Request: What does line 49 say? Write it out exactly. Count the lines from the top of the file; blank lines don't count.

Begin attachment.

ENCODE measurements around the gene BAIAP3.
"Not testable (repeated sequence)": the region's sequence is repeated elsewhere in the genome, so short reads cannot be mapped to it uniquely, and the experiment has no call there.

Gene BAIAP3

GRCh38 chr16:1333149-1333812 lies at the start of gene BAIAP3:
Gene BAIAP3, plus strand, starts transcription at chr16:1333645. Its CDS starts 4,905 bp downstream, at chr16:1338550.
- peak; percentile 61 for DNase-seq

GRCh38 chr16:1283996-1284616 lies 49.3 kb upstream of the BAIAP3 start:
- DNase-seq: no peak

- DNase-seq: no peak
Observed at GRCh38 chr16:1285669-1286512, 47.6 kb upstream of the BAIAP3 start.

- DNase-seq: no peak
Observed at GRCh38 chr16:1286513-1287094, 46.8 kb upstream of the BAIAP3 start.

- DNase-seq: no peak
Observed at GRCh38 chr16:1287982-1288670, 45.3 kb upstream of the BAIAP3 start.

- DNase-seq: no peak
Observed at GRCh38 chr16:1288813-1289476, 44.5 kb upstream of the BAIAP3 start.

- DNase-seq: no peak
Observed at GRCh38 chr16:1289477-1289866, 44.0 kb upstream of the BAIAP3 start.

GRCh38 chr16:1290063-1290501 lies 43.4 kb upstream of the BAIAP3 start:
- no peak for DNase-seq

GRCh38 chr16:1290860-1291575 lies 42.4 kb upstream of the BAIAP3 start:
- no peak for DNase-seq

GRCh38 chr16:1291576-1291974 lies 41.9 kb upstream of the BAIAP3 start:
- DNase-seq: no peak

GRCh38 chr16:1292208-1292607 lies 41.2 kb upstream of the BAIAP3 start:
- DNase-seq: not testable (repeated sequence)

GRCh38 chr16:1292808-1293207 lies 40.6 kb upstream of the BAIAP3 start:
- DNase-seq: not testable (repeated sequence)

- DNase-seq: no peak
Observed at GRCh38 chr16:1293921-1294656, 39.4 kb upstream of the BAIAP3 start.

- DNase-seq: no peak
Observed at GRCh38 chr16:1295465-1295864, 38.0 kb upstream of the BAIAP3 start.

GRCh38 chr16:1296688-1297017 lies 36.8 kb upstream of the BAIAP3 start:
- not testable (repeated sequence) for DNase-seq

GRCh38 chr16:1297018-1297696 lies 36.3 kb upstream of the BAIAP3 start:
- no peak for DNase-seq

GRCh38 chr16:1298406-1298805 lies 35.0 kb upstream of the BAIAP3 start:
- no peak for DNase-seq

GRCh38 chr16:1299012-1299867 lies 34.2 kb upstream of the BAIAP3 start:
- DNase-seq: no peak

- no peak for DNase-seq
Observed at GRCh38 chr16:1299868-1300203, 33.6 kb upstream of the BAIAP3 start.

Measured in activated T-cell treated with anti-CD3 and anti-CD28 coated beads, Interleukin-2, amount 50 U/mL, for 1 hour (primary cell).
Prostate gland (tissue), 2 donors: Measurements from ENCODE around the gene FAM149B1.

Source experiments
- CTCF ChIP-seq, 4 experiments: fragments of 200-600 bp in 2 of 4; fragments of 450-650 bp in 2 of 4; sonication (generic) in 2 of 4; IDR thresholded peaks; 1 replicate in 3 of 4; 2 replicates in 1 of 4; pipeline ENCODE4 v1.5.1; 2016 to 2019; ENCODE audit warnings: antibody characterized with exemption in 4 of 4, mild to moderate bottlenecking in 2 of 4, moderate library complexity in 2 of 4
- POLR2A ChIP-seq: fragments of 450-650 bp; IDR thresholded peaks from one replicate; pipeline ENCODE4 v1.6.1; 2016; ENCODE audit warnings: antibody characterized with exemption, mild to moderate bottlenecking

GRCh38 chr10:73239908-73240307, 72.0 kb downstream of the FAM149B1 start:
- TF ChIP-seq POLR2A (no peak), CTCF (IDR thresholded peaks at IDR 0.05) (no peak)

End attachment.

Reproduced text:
- TF ChIP-seq POLR2A (no peak), CTCF (IDR thresholded peaks at IDR 0.05) (no peak)